Where Stephenson can put her imagination to work is Homer’s personal life. Not that much is known, but he never married. One possible reason was that Homer was gay. That scenario is explored in the play, although it never firmly comes down on one side of the fence. What is without doubt, however, is that the 19th century is not a good time to be openly gay, or even secretly gay, and it was common for gay men to marry women and have children to fit in with society’s expectations. And the consequences of this were often tragic.
So far the first time since 2019, we have preparations underway for all the main fringes. Last year was cause for celebration when, against all odds and so much stacked against them, the two biggest fringes put on great comeback festivals. Now, however, it seems we’re into the hangover. Oh dear, here’s what’s been going on.
Brighton Fringe loses The Warren
How could this possibly go so wrong? Brighton Fringe 2021 was, by all accounts, a roaring success, with custom for both ticket sales and ancillary income (i.e. drinking) vastly outperforming every expectation. But then, last October, signs emerged that perhaps all was not well after all, specifically with The Warren. Complaints started emerging online from performers and staff about not being paid that year, both from the Fringe and the subsequent Warren on the Beach (although some are going further and claiming the problem goes back years). It did seem strange that such difficulties were happening after such a lucrative summer, but apparently it’s perfectly possible for this to happen simply because of inadequate financial management. The absence of anyone from The Warren at registration launch also seemed strange. Then the news died down and the registration for Brighton Fringe approached and I assumed that The Warren must have got a grip on events and settled it quietly.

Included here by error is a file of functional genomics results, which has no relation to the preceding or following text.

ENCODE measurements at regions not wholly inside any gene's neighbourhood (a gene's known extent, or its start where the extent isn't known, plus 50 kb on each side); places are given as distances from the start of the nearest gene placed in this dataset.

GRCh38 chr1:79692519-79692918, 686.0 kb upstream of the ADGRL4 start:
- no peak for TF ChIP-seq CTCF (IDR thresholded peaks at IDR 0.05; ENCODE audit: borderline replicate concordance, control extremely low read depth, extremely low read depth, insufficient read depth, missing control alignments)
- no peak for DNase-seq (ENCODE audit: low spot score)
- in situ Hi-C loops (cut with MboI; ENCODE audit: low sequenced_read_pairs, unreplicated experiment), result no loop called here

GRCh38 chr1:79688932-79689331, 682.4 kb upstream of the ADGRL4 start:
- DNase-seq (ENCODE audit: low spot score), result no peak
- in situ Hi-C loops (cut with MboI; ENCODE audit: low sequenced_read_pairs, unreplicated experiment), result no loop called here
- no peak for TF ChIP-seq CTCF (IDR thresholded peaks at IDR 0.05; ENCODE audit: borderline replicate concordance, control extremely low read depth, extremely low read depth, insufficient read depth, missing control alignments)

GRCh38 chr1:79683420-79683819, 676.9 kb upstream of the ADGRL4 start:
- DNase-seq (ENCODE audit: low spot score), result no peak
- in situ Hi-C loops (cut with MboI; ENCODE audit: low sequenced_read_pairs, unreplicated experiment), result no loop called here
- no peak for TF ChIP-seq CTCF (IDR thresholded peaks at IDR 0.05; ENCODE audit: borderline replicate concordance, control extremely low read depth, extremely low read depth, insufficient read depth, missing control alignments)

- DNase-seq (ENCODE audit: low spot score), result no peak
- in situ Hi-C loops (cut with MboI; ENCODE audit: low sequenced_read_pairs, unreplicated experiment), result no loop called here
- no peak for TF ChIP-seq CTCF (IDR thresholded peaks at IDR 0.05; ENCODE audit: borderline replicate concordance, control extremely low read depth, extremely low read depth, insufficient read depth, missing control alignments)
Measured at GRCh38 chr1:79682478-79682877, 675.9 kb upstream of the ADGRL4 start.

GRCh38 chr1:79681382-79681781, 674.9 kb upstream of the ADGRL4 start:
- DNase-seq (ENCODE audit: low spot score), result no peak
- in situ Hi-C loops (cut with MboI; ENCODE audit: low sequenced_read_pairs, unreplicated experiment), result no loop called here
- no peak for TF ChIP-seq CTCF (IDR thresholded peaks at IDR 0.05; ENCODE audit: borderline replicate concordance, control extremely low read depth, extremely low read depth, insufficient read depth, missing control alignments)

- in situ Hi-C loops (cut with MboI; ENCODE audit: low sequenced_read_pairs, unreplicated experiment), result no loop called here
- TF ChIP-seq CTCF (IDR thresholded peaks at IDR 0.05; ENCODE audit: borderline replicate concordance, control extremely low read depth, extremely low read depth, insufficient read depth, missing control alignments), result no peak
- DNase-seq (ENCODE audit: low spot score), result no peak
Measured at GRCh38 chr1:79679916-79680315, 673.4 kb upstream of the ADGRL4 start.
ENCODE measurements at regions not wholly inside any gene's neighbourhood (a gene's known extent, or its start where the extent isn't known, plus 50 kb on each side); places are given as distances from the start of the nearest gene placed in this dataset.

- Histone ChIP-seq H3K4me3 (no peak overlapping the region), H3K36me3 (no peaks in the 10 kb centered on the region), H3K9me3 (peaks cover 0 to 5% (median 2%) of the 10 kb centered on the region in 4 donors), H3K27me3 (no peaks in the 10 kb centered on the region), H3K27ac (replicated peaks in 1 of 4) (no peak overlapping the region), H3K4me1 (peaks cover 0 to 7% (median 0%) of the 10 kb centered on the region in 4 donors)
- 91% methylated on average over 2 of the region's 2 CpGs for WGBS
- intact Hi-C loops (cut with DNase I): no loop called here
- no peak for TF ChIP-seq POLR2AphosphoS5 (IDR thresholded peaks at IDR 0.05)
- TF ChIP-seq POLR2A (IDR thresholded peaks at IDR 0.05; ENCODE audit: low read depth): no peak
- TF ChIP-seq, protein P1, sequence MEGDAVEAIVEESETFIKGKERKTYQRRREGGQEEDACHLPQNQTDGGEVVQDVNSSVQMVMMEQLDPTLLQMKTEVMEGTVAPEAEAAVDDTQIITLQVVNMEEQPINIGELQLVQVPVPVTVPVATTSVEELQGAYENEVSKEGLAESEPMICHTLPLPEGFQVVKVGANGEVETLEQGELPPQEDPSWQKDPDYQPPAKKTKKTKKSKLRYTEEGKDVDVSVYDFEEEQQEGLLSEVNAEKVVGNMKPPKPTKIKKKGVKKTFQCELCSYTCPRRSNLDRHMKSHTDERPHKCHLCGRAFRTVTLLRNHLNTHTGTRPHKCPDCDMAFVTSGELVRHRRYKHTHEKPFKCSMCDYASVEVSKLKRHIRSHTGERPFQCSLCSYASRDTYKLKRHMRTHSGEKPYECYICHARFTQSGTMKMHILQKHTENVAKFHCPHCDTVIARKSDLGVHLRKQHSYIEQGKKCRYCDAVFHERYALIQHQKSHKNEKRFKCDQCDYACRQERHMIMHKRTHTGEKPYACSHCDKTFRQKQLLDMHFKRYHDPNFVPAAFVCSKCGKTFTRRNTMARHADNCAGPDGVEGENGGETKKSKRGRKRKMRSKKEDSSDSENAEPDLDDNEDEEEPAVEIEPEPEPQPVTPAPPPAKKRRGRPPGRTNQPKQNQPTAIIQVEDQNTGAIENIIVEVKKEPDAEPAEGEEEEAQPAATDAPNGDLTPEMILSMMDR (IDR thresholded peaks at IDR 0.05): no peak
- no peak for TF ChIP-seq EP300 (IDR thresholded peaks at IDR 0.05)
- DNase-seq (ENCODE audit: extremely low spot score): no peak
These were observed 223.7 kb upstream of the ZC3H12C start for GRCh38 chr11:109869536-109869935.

And then, days before announcement of the full programme, the bombshell was announced by Brighton Fringe: The Warren will not take part in 2022 whilst it sorts out its finances. The announcement came from Brighton fringe rather than the venue, but it sounds like they’ve admitted they screwed up. The problem with the timing is a lot of artists were already programmed to perform there. There is currently a scramble to find alternatives, but off-hand it doesn’t look like there’s enough spare capacity at the other venues to absorb this. At the time of writing, Brighton Fringe doesn’t seem to be budging on its 7th March deadline to get in the printed daily guide. It also dashes the (previously quite high) hopes that Brighton Fringe would be back to full strength for 2022.